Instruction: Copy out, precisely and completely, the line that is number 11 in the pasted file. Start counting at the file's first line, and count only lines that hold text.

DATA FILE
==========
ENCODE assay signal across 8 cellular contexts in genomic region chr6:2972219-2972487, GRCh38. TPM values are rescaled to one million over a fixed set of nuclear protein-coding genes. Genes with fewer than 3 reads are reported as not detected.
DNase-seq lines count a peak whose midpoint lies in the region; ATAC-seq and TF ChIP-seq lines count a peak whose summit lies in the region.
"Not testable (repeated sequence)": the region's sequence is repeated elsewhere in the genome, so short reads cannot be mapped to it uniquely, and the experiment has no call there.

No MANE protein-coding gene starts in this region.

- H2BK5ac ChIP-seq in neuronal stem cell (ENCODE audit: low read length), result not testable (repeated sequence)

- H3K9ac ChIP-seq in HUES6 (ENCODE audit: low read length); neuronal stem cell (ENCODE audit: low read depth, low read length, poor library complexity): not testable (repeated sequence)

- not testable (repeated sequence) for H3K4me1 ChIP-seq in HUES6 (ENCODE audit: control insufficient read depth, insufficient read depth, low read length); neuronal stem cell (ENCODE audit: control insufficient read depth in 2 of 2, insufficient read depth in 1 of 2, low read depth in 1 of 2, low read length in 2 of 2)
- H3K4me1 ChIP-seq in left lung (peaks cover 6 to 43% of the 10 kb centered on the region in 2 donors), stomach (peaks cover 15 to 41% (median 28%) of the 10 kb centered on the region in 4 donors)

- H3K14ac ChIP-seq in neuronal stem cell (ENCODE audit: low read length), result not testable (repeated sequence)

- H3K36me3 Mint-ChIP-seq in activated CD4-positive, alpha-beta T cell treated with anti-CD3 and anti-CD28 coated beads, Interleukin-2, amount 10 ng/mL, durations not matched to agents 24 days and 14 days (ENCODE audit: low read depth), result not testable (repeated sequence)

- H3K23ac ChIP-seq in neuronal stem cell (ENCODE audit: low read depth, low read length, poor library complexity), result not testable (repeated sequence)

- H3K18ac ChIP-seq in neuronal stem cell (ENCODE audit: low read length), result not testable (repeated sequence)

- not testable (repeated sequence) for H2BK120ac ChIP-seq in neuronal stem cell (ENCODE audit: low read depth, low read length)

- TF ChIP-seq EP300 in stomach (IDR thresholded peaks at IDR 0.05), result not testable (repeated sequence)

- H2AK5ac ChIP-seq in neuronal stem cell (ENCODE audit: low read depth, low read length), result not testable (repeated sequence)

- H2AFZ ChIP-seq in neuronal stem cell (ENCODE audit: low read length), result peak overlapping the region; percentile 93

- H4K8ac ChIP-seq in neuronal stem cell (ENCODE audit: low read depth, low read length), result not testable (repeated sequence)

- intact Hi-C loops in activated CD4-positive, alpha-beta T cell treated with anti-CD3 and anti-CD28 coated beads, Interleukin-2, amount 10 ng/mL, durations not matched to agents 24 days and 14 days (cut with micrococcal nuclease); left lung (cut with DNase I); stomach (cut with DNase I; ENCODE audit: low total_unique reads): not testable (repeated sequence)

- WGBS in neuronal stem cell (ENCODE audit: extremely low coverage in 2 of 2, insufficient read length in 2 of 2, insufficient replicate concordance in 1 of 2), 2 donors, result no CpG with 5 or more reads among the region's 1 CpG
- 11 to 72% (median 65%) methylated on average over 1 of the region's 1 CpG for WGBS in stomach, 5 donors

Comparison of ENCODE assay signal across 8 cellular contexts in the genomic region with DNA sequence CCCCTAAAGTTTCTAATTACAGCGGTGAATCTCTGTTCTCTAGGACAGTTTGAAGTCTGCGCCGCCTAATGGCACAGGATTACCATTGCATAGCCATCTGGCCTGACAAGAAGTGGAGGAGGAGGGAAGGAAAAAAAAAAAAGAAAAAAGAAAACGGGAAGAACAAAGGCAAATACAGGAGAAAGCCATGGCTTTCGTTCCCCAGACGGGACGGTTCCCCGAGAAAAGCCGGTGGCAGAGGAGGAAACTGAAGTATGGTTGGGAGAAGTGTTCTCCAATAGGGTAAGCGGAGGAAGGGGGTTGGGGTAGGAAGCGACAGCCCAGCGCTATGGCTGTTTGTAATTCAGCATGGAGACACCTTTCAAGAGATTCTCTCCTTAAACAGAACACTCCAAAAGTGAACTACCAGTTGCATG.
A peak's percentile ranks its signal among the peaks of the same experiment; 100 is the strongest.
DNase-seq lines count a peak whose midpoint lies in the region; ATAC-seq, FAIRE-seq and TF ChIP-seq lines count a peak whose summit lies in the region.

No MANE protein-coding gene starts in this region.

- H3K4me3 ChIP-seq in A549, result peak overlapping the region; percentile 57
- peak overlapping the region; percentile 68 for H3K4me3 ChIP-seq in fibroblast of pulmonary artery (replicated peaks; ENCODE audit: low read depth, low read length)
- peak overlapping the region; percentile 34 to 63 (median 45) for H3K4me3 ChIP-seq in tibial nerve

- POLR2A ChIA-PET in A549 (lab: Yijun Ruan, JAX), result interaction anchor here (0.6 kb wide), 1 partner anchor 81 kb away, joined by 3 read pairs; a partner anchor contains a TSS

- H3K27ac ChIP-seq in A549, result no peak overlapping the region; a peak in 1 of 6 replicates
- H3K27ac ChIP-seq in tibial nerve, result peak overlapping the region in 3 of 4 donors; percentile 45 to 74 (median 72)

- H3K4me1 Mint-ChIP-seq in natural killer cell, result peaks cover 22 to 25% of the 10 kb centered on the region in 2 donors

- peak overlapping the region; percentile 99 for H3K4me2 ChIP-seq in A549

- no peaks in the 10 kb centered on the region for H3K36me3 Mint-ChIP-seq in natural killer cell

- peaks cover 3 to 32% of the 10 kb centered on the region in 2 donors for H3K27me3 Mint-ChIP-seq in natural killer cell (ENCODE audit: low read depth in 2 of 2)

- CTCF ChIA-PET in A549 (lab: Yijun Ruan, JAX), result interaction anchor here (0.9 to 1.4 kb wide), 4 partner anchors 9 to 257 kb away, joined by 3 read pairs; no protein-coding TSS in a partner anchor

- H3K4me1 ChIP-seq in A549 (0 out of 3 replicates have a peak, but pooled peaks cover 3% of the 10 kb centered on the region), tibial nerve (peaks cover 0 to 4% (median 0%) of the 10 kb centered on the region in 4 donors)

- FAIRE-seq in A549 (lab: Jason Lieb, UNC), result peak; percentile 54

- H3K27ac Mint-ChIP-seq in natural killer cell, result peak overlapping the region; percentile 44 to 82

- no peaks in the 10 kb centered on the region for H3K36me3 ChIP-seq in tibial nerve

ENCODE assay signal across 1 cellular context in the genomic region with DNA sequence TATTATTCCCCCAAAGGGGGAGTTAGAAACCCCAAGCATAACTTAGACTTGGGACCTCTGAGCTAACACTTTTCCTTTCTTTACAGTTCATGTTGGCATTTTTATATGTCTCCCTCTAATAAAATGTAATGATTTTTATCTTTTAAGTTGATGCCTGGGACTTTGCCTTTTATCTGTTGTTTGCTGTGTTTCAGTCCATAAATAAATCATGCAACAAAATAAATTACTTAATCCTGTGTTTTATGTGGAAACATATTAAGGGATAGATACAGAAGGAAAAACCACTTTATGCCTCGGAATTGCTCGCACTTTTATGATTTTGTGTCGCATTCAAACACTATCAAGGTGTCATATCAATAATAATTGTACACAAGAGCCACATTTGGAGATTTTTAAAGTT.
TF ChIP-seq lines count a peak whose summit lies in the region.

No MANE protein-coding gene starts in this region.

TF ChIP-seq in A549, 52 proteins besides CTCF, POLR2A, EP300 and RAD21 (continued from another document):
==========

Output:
- H3K23ac ChIP-seq in neuronal stem cell (ENCODE audit: low read depth, low read length, poor library complexity), result not testable (repeated sequence)